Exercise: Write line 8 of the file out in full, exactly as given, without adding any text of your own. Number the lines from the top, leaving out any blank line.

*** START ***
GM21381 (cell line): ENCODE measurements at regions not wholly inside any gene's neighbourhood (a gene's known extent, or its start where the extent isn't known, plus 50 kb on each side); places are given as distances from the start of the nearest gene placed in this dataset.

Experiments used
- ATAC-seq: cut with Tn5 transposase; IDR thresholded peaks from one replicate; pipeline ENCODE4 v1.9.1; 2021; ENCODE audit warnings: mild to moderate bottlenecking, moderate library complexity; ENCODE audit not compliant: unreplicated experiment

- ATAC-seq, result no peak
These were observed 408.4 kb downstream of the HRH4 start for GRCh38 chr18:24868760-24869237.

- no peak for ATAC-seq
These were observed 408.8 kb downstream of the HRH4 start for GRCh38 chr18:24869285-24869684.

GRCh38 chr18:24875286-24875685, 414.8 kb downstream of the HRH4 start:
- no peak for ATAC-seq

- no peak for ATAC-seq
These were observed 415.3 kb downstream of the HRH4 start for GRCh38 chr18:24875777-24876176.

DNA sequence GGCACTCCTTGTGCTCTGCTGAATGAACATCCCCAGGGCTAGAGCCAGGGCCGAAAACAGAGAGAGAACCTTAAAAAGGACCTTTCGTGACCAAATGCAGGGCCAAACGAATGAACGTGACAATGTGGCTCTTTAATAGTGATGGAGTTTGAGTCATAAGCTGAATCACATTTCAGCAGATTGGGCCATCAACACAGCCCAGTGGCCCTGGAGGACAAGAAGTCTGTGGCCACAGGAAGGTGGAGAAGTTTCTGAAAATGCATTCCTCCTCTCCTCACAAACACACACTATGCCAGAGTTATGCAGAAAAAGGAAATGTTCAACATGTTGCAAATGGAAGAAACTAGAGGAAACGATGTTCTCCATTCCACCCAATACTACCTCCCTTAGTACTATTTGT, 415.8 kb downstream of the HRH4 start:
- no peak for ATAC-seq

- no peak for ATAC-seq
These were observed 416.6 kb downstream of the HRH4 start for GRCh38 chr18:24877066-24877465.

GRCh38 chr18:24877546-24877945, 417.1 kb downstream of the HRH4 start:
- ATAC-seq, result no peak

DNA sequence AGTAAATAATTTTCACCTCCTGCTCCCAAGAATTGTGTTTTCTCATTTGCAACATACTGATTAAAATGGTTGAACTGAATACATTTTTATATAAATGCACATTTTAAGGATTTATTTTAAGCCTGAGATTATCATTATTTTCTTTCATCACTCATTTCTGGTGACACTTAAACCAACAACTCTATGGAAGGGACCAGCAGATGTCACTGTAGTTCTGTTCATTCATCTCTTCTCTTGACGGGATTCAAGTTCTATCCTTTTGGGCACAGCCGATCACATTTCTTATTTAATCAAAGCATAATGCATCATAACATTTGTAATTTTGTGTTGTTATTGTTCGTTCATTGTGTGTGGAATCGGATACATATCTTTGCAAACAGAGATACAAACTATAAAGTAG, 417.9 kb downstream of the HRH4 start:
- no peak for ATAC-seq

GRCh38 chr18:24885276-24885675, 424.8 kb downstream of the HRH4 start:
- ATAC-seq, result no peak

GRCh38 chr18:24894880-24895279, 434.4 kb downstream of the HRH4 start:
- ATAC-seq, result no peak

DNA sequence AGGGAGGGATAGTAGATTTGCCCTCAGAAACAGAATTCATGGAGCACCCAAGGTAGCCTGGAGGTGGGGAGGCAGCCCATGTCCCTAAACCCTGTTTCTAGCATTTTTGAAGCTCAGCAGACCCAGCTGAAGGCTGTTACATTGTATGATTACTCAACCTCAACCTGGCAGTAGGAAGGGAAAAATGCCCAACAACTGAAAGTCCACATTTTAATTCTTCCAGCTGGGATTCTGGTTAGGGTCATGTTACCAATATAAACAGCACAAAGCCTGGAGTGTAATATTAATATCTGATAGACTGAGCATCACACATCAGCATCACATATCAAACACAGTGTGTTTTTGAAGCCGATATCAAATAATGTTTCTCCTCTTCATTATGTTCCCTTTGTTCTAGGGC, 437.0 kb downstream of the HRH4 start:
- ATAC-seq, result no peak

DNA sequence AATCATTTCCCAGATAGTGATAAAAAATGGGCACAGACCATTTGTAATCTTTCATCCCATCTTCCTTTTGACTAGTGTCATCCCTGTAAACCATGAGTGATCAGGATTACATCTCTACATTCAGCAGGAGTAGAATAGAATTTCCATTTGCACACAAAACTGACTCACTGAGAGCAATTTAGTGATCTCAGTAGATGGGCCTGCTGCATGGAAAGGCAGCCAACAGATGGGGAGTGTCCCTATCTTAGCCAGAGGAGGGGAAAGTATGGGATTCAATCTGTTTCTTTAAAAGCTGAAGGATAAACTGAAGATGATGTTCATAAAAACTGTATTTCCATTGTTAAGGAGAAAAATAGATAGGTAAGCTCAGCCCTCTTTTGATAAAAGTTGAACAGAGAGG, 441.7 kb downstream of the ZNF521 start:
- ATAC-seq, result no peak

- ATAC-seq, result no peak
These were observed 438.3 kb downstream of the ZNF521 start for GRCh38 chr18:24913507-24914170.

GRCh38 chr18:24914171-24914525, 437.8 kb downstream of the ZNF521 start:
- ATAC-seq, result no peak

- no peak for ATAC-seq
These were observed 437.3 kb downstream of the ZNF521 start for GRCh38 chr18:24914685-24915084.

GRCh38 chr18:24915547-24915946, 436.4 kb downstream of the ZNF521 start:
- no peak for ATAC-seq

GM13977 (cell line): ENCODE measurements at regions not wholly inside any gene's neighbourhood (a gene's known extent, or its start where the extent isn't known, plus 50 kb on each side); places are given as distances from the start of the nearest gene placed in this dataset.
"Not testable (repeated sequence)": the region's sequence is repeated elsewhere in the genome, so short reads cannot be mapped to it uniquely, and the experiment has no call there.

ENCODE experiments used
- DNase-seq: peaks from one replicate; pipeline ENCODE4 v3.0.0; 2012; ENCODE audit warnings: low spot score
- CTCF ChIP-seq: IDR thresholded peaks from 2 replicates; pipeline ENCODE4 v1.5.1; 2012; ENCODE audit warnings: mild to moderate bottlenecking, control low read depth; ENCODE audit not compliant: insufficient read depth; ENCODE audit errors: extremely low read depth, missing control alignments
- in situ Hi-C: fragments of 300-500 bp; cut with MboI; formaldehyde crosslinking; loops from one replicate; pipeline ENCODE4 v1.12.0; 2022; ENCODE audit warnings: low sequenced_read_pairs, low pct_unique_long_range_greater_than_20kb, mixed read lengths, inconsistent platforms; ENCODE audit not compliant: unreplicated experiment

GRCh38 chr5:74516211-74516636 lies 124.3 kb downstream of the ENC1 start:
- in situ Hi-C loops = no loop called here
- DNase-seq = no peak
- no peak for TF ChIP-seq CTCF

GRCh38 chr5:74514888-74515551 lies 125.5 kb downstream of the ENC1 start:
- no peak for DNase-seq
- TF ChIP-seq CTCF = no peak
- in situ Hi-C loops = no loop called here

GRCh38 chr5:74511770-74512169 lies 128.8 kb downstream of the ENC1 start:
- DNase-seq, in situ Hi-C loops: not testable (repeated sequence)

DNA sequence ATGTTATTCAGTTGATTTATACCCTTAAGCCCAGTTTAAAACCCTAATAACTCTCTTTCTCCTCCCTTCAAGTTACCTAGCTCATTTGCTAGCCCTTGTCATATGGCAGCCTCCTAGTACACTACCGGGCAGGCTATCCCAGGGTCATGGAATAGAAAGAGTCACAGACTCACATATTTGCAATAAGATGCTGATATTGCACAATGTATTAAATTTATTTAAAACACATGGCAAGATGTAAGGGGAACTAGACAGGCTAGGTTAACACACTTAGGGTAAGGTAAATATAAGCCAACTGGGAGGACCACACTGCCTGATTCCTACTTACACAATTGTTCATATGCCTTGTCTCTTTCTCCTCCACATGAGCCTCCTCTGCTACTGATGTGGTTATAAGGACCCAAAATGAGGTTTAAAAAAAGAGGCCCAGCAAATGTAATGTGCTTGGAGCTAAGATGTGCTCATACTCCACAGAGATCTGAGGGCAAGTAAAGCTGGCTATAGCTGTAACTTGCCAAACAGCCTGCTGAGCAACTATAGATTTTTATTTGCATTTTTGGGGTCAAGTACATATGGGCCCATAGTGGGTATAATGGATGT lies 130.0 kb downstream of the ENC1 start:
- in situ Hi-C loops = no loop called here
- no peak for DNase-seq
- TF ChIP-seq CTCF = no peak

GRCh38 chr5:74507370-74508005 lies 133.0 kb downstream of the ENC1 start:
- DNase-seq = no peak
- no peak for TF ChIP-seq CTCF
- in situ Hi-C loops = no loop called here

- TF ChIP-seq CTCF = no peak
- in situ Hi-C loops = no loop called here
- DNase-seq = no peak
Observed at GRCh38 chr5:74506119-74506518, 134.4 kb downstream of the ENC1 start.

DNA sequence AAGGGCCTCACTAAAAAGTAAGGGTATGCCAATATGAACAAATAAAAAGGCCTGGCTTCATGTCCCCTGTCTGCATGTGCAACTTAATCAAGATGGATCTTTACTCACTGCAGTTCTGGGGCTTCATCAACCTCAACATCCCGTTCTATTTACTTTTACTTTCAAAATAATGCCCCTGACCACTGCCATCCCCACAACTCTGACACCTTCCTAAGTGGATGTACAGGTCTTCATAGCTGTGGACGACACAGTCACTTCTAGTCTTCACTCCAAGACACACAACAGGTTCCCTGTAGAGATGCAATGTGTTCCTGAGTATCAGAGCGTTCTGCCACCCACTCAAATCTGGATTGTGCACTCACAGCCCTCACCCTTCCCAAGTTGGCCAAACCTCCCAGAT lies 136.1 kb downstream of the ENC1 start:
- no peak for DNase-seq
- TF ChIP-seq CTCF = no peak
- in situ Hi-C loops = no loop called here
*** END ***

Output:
GRCh38 chr18:24875286-24875685, 414.8 kb downstream of the HRH4 start: